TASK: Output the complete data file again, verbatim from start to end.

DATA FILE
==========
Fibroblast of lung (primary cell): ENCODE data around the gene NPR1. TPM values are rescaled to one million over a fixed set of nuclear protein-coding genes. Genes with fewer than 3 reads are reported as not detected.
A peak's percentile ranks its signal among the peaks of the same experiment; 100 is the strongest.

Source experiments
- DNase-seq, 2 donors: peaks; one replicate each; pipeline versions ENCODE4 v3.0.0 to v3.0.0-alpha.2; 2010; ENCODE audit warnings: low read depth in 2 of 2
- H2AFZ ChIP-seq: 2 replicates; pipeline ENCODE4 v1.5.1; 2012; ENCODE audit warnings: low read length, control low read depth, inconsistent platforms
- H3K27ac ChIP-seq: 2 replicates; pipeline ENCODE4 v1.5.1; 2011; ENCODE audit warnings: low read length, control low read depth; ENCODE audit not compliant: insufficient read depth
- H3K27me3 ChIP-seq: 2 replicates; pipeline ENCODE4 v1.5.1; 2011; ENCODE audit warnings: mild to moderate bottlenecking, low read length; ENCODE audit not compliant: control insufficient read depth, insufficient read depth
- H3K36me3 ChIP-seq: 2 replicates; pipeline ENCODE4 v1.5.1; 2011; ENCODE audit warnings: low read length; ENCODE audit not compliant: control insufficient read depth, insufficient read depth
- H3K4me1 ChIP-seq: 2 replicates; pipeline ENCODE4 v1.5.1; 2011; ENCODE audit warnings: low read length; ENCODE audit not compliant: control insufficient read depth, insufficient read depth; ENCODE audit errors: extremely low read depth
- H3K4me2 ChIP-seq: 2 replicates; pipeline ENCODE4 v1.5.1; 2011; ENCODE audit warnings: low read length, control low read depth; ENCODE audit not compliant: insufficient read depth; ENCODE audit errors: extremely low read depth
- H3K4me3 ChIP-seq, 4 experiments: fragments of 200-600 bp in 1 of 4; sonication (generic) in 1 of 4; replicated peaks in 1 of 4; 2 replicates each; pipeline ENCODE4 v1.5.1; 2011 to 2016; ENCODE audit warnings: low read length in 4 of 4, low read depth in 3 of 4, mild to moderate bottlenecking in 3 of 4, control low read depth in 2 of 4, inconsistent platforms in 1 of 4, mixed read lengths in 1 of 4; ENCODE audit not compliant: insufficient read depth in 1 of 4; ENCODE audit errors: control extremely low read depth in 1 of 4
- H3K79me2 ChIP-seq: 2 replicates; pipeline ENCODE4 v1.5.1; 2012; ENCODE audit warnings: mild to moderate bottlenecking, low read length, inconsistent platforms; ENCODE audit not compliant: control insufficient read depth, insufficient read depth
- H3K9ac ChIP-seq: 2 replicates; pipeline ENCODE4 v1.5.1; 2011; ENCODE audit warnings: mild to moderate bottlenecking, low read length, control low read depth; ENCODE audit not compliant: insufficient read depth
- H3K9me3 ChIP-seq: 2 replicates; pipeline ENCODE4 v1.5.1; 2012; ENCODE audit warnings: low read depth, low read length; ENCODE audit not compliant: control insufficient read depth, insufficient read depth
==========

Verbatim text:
Fibroblast of lung (primary cell): ENCODE data around the gene NPR1. TPM values are rescaled to one million over a fixed set of nuclear protein-coding genes. Genes with fewer than 3 reads are reported as not detected.
A peak's percentile ranks its signal among the peaks of the same experiment; 100 is the strongest.

Source experiments
- DNase-seq, 2 donors: peaks; one replicate each; pipeline versions ENCODE4 v3.0.0 to v3.0.0-alpha.2; 2010; ENCODE audit warnings: low read depth in 2 of 2
- H2AFZ ChIP-seq: 2 replicates; pipeline ENCODE4 v1.5.1; 2012; ENCODE audit warnings: low read length, control low read depth, inconsistent platforms
- H3K27ac ChIP-seq: 2 replicates; pipeline ENCODE4 v1.5.1; 2011; ENCODE audit warnings: low read length, control low read depth; ENCODE audit not compliant: insufficient read depth
- H3K27me3 ChIP-seq: 2 replicates; pipeline ENCODE4 v1.5.1; 2011; ENCODE audit warnings: mild to moderate bottlenecking, low read length; ENCODE audit not compliant: control insufficient read depth, insufficient read depth
- H3K36me3 ChIP-seq: 2 replicates; pipeline ENCODE4 v1.5.1; 2011; ENCODE audit warnings: low read length; ENCODE audit not compliant: control insufficient read depth, insufficient read depth
- H3K4me1 ChIP-seq: 2 replicates; pipeline ENCODE4 v1.5.1; 2011; ENCODE audit warnings: low read length; ENCODE audit not compliant: control insufficient read depth, insufficient read depth; ENCODE audit errors: extremely low read depth
- H3K4me2 ChIP-seq: 2 replicates; pipeline ENCODE4 v1.5.1; 2011; ENCODE audit warnings: low read length, control low read depth; ENCODE audit not compliant: insufficient read depth; ENCODE audit errors: extremely low read depth
- H3K4me3 ChIP-seq, 4 experiments: fragments of 200-600 bp in 1 of 4; sonication (generic) in 1 of 4; replicated peaks in 1 of 4; 2 replicates each; pipeline ENCODE4 v1.5.1; 2011 to 2016; ENCODE audit warnings: low read length in 4 of 4, low read depth in 3 of 4, mild to moderate bottlenecking in 3 of 4, control low read depth in 2 of 4, inconsistent platforms in 1 of 4, mixed read lengths in 1 of 4; ENCODE audit not compliant: insufficient read depth in 1 of 4; ENCODE audit errors: control extremely low read depth in 1 of 4
- H3K79me2 ChIP-seq: 2 replicates; pipeline ENCODE4 v1.5.1; 2012; ENCODE audit warnings: mild to moderate bottlenecking, low read length, inconsistent platforms; ENCODE audit not compliant: control insufficient read depth, insufficient read depth
- H3K9ac ChIP-seq: 2 replicates; pipeline ENCODE4 v1.5.1; 2011; ENCODE audit warnings: mild to moderate bottlenecking, low read length, control low read depth; ENCODE audit not compliant: insufficient read depth
- H3K9me3 ChIP-seq: 2 replicates; pipeline ENCODE4 v1.5.1; 2012; ENCODE audit warnings: low read depth, low read length; ENCODE audit not compliant: control insufficient read depth, insufficient read depth